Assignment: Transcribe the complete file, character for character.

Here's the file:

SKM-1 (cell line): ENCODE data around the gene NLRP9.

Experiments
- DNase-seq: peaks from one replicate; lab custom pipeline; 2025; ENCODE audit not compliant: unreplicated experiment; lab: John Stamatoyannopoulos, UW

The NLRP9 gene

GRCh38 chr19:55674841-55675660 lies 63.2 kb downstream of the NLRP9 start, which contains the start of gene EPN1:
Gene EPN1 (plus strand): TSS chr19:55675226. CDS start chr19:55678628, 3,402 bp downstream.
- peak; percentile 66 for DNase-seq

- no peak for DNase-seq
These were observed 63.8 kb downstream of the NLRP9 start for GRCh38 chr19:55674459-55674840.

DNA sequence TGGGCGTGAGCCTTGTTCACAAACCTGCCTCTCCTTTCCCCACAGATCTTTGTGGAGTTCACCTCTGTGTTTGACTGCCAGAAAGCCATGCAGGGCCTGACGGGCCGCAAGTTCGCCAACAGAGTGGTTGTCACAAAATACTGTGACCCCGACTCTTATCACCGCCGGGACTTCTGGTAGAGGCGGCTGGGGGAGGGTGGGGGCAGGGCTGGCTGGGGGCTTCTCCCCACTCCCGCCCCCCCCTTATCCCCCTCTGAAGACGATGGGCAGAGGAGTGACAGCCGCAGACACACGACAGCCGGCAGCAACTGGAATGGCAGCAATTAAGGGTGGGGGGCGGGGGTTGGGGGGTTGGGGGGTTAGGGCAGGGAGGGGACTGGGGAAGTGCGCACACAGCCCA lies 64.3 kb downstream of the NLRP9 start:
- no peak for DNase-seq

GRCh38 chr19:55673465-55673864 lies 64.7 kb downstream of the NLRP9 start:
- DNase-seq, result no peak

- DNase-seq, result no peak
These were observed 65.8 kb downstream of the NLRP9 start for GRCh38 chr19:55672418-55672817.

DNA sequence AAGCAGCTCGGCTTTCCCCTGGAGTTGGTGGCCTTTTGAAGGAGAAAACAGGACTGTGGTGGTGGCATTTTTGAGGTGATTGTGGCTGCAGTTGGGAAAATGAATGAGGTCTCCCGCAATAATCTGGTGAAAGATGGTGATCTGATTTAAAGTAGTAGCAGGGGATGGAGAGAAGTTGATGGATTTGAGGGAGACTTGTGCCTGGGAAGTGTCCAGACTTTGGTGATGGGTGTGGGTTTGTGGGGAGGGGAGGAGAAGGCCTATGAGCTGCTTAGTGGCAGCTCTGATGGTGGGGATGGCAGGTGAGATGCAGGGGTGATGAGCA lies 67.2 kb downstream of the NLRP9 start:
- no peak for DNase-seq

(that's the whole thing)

SKM-1 (cell line): ENCODE data around the gene NLRP9.

Experiments
- DNase-seq: peaks from one replicate; lab custom pipeline; 2025; ENCODE audit not compliant: unreplicated experiment; lab: John Stamatoyannopoulos, UW

The NLRP9 gene

GRCh38 chr19:55674841-55675660 lies 63.2 kb downstream of the NLRP9 start, which contains the start of gene EPN1:
Gene EPN1 (plus strand): TSS chr19:55675226. CDS start chr19:55678628, 3,402 bp downstream.
- peak; percentile 66 for DNase-seq

- no peak for DNase-seq
These were observed 63.8 kb downstream of the NLRP9 start for GRCh38 chr19:55674459-55674840.

DNA sequence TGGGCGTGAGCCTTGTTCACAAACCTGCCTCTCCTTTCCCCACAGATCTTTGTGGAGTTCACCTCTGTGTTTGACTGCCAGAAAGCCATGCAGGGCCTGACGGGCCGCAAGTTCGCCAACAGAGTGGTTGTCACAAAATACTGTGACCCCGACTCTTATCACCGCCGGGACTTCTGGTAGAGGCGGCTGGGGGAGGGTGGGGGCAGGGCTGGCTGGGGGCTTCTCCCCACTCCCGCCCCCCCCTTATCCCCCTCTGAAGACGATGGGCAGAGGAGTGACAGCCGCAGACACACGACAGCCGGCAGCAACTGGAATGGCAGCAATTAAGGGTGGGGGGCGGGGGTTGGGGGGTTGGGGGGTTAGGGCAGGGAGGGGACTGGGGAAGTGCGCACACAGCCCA lies 64.3 kb downstream of the NLRP9 start:
- no peak for DNase-seq

GRCh38 chr19:55673465-55673864 lies 64.7 kb downstream of the NLRP9 start:
- DNase-seq, result no peak

- DNase-seq, result no peak
These were observed 65.8 kb downstream of the NLRP9 start for GRCh38 chr19:55672418-55672817.

DNA sequence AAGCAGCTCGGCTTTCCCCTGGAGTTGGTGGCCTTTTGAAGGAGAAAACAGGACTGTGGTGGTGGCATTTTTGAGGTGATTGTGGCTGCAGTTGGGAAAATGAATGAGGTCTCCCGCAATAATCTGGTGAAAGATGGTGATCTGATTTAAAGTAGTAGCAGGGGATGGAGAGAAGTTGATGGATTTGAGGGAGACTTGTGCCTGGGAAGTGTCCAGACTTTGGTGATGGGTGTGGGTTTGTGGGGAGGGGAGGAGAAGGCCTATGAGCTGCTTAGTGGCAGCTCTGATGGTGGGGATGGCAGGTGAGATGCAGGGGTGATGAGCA lies 67.2 kb downstream of the NLRP9 start:
- no peak for DNase-seq